Kirstin: These are both sorbets, but one of them, the raspberry one, contains a very small amount of wine and double cream. The raspberry one was much easier to make; the strawberry one involved hulling a lot of strawberries. I used an ice-cream machine for both of them, but you don’t need one. So which one will my guests (Georgia, Alex, Tom M and Kathryn) prefer?
Georgia: The raspberry is slightly tart… slightly fizzy! What’s that word?
Tom M: Petillant.
Kathryn: Like a sherbet!
Kirstin: The raspberry one has a little bit of cream, which a sorbet is not supposed to have.
Georgia: Why? Maybe it’s to make sure it’s not too icy.
Continue reading ““Strawberry Sorbet” versus “Raspberry and Red Wine Sorbet” from “The River Cafe Cook Book””
Ella: Oh my god. That is amazing.
Georgia: It is awesome! Divine! Amazing! Stupendous! Phenomenal!
Kirstin: And the mystery ingredient is?
Georgia: Lemon zest?
Ella: Guacamole! No, I know this. It’s banana! All lemon sorbet has banana in it. There’s just one thing. I don’t like the little lemon bits in it. The best sorbet I ever had was in Italy. It was actually in a lemon. It was yum. All lemon sorbet is fabulicious.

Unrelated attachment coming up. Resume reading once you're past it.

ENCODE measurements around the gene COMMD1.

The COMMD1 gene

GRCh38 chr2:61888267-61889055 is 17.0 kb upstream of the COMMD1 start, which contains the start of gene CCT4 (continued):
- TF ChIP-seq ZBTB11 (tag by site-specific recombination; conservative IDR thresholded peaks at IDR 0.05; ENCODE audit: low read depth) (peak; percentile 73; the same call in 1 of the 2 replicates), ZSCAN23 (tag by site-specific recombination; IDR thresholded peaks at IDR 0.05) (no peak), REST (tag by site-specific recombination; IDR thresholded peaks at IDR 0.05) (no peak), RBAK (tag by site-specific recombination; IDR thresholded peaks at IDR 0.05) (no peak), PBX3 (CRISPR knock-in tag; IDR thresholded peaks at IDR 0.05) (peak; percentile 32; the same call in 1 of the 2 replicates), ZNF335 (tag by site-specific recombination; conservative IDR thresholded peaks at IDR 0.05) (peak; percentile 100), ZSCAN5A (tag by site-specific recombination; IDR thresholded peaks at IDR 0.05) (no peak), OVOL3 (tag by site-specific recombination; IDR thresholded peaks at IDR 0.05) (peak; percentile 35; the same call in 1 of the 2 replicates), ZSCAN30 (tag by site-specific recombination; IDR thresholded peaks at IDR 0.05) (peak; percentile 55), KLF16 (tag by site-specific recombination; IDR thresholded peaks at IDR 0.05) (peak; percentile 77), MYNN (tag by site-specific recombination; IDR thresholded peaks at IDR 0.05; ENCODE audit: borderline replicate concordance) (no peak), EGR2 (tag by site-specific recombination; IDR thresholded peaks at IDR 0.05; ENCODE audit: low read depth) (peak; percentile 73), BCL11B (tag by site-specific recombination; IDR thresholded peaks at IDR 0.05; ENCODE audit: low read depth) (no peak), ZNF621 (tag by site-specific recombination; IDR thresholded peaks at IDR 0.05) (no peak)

Kirstin: Oh, that was at the Four Winds in Montepulciano. I see these girls are adding their own secret ingredient, not in the River Cafe recipe…
Continue reading ““Lemon sorbet” from “The River Cafe Cook Book””
Kirstin: We normally make the clams recipe from River Cafe Book 2. So I’d never noticed this recipe before. It’s next to “Spaghetti al limone”, which we used to make all the time, so that’s odd. It’s easy to prepare. I took Miles to the Chinese supermarket to buy the clams, and he had a fit, and was very interested in the death of the clams. ‘Why do they have to die?’ he asked.
Tom: I hadn’t realised this was a different recipe until I noticed the lack of lemons.
Kirstin: There’s more wine, which I thought worked really well. I liked the way you put the oil in, then you add the wine, and then the garlic and chilli into the mix.
Lee: The bin-bowl in the middle gave it that decadent Roman feel. You just throw your shells into the bowl. And afterwards my bowl was pimpled with parsley, which was nice. You like that word? Pimpled.
Continue reading ““Spaghetti with Clams” and “Lemon Sorbet” from “The River Cafe Cook Book””